Other nations have moved further from well-structured tax policy. Over the last few decades, France has introduced a number of reforms that have significantly increased marginal tax rates on work, saving, and investment. For example, France recently instituted a corporate income surtaxA surtax is an additional tax levied on top of an already existing business or individual tax and can have a flat or progressive rate structure. Surtaxes are typically enacted to fund a specific program or initiative, whereas revenue from broader-based taxes, like the individual income tax, typically cover a multitude of programs and services. , which joined other distortive taxes such as the financial transactions tax, a net wealth taxA wealth tax is imposed on an individual’s net wealth, or the market value of their total owned assets minus liabilities. A wealth tax can be narrowly or widely defined, and depending on the definition of wealth, the base for a wealth tax can vary. , and an inheritance tax.

The International Tax Competitiveness Index

The International Tax Competitiveness Index (ITCI) seeks to measure the extent to which a country’s tax system adheres to two important aspects of tax policy: competitiveness and neutrality.

A competitive tax code is one that keeps marginal tax rateThe marginal tax rate is the amount of additional tax paid for every additional dollar earned as income. The average tax rate is the total tax paid divided by total income earned. A 10 percent marginal tax rate means that 10 cents of every next dollar earned would be taken as tax. s low. In today’s globalized world, capital is highly mobile. Businesses can choose to invest in any number of countries throughout the world to find the highest rate of return. This means that businesses will look for countries with lower tax rates on investment to maximize their after-tax rate of return. If a country’s tax rate is too high, it will drive investment elsewhere, leading to slower economic growth. In addition, high marginal tax rates can lead to tax avoidance.

A neutral tax code is simply one that seeks to raise the most revenue with the fewest economic distortions. This means that it doesn’t favor consumption over saving, as happens with investment taxes and wealth taxes. This also means few or no targeted tax breaks for specific activities carried out by businesses or individuals.

A tax code that is competitive and neutral promotes sustainable economic growth and investment while raising sufficient revenue for government priorities.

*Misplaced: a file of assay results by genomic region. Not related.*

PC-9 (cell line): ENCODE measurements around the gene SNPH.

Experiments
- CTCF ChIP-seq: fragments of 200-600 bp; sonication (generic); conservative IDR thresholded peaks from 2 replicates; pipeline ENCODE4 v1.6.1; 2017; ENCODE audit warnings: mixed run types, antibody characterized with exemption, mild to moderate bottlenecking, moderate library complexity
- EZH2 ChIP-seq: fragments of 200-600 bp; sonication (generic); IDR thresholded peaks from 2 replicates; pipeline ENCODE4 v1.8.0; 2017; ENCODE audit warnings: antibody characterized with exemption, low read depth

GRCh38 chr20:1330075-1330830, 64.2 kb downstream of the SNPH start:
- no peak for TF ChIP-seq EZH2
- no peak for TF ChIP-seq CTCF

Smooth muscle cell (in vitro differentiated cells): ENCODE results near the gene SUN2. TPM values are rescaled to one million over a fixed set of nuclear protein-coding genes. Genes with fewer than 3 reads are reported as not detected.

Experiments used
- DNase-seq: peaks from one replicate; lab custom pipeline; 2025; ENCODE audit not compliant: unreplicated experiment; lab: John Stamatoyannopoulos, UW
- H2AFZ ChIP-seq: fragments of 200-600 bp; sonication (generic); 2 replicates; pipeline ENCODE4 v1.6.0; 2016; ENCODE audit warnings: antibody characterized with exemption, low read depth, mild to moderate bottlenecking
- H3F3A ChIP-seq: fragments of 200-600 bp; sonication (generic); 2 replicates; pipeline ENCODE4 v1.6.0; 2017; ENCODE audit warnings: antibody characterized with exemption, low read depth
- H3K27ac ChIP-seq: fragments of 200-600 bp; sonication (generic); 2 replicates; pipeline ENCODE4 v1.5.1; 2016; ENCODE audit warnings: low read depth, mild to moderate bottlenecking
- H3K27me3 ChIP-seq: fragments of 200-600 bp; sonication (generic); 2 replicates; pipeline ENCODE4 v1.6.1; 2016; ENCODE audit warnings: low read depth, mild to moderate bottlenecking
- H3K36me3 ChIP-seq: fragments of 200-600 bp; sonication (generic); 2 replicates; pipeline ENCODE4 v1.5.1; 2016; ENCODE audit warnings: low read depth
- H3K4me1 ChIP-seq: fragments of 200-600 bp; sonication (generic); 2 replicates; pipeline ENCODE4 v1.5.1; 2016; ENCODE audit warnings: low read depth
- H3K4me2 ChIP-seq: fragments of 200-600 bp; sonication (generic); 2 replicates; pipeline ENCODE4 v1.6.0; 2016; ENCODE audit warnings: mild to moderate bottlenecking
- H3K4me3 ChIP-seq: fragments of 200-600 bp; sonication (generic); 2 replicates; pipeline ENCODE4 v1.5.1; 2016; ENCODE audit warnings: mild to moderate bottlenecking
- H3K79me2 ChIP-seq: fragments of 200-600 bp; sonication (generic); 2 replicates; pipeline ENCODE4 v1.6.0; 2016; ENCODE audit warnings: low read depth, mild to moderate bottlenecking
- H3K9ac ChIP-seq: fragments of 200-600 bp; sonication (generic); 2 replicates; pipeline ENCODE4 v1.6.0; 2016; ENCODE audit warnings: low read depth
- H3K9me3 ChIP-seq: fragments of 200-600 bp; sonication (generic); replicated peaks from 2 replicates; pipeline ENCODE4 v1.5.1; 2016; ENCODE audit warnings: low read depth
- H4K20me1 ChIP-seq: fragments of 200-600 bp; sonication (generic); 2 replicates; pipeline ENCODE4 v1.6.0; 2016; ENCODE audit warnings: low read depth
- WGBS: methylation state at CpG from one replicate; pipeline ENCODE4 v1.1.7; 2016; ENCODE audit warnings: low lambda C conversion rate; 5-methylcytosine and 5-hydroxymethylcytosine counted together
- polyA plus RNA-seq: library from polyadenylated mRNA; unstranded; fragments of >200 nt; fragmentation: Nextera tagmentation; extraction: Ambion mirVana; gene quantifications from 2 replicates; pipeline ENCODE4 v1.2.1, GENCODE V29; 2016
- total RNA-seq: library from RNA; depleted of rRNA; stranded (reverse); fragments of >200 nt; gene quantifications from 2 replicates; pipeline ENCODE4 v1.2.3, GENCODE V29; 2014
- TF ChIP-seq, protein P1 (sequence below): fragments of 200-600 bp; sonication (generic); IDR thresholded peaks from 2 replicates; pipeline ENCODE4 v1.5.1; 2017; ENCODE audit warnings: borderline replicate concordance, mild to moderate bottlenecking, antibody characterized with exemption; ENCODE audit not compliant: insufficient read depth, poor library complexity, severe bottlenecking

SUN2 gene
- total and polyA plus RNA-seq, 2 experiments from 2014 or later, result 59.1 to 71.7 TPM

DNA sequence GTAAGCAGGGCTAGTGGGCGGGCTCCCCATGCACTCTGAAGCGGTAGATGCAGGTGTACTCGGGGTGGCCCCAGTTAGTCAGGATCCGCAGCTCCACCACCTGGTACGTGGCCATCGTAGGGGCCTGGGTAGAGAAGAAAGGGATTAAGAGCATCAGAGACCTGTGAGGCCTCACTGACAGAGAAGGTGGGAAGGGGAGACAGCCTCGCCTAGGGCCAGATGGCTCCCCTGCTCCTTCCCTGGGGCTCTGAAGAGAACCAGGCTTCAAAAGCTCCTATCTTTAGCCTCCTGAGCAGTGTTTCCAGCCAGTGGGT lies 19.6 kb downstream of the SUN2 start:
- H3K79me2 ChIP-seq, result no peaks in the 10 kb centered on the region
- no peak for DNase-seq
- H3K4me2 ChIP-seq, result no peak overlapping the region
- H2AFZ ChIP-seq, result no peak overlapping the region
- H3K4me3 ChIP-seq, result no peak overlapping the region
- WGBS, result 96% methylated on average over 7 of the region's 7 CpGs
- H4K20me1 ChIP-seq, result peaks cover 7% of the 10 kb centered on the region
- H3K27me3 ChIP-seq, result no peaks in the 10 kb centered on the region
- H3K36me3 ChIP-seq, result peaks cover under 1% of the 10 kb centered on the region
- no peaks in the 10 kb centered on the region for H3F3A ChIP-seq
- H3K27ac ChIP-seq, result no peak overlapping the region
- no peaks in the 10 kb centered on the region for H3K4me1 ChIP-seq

There are many factors unrelated to taxes which affect a country’s economic performance. Nevertheless, taxes play an important role in the health of a country’s economy.

To measure whether a country’s tax system is neutral and competitive, the ITCI looks at more than 40 tax policy variables. These variables measure not only the level of taxes, but also how taxes are structured. The Index looks at a country’s corporate taxes, individual income taxes, consumption taxA consumption tax is typically levied on the purchase of goods or services and is paid directly or indirectly by the consumer in the form of retail sales taxes, excise taxes, tariffs, value-added taxes (VAT), or an income tax where all savings is tax-deductible. es, property taxA property tax is primarily levied on immovable property like land and buildings, as well as on tangible personal property that is movable, like vehicles and equipment. Property taxes are the single largest source of state and local revenue in the U.S. and help fund schools, roads, police, and other services. es, and the treatment of profits earned overseas. The ITCI gives a comprehensive overview of how developed countries’ tax codes compare, explains why certain tax codes stand out as good or bad models for reform, and provides important insight into how to think about tax policy.

2017 Rankings

Table 1. 2017 International Tax Competitiveness Index Rankings
Country Overall Rank Overall Score Corporate Tax Rank Consumption Taxes Rank Property Taxes Rank Individual Taxes Rank International Tax Rules Rank
Estonia 1 100.0 1 10 1 7 7
New Zealand 2 88.7 18 7 3 1 15
Switzerland 3 85.2 7 1 33 4 9
Latvia 4 85.0 2 27 7 6 5
Luxembourg 5 82.7 26 5 18 13 2
Sweden 6 81.8 6 11 6 22 8
Australia 7 78.9 25 6 5 11 17
Netherlands 8 77.5 19 14 24 14 1
Czech Republic 9 74.3 8 32 10 3 10
Slovak Republic 10 74.1 10 31 2 5 27
Turkey 11 73.7 15 25 17 2 11
Korea 12 71.8 20 3 27 8 31
Austria 13 71.3 16 12 9 33 6
United Kingdom 14 70.8 17 17 31 18 3
Norway 15 70.7 14 23 16 10 14
Ireland 16 70.4 4 24 12 23 20
Canada 17 69.1 21 8 23 17 22
Slovenia 18 68.2 9 26 15 16 16
Finland 19 68.2 5 16 19 28 21
Hungary 20 67.0 3 35 26 24 4
Denmark 21 67.0 13 21 8 30 23